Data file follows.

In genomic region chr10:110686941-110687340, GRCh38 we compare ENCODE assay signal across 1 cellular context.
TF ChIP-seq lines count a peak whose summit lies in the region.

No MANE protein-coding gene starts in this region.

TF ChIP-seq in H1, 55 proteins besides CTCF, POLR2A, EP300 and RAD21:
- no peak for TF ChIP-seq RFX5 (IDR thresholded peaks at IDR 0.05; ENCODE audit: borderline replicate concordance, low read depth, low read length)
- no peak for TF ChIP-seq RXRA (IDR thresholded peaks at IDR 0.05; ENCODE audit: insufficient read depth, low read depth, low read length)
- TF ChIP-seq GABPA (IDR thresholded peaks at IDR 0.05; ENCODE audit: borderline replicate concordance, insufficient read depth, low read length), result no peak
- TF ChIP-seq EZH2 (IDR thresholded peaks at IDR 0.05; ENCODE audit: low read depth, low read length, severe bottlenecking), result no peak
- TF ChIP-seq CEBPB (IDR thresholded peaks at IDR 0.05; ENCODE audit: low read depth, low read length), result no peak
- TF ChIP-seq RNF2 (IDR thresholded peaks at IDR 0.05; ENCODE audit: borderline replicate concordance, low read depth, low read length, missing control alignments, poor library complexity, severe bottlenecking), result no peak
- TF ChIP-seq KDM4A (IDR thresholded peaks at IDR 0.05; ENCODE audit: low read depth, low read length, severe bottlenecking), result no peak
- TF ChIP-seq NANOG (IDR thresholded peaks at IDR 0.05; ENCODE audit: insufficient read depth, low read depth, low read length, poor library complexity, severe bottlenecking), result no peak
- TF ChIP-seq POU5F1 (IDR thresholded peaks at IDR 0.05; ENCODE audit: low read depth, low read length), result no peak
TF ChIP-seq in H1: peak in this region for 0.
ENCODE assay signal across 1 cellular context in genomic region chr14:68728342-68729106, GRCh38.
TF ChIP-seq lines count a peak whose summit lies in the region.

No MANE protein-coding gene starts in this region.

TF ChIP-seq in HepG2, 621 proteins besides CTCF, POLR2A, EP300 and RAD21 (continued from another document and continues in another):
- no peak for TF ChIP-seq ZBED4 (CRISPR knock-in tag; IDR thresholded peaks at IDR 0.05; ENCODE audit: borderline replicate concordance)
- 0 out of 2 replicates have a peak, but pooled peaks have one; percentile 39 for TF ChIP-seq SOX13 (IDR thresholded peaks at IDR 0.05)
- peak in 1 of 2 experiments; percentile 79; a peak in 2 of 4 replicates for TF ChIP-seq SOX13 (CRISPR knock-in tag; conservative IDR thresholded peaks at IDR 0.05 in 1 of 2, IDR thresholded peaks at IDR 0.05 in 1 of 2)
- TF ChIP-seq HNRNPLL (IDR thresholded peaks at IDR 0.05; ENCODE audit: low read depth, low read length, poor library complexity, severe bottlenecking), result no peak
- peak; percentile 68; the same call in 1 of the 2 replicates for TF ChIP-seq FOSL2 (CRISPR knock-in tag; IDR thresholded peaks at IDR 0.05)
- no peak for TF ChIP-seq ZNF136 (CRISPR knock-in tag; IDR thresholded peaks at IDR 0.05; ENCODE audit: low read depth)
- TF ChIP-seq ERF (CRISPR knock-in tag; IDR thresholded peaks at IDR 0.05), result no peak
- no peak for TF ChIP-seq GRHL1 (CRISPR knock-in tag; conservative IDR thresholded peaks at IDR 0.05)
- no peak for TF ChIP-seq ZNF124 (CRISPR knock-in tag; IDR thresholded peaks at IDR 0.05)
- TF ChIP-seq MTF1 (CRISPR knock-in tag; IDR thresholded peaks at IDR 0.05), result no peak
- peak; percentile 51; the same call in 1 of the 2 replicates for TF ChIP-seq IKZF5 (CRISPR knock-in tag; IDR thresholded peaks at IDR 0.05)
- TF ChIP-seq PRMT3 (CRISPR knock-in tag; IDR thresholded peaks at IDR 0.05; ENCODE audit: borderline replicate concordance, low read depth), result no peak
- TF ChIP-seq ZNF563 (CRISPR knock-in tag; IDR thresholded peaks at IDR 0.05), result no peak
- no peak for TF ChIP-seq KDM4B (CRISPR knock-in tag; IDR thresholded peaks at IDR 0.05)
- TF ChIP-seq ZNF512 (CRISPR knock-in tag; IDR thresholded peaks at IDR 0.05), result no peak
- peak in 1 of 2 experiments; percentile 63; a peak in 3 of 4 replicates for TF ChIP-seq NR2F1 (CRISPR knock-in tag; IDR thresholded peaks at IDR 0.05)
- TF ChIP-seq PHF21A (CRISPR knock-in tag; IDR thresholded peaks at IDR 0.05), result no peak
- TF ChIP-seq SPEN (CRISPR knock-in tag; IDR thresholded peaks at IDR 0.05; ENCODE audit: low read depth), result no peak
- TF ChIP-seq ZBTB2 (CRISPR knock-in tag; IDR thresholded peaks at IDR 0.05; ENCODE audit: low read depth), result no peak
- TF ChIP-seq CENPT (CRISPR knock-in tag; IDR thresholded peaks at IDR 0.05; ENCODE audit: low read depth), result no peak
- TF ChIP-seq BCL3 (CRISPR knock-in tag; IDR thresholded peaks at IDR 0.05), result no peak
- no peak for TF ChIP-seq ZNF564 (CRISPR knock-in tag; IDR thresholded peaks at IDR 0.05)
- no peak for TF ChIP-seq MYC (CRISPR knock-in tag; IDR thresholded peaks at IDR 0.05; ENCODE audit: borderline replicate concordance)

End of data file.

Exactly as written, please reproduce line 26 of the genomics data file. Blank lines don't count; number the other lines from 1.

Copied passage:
- no peak for TF ChIP-seq GRHL1 (CRISPR knock-in tag; conservative IDR thresholded peaks at IDR 0.05)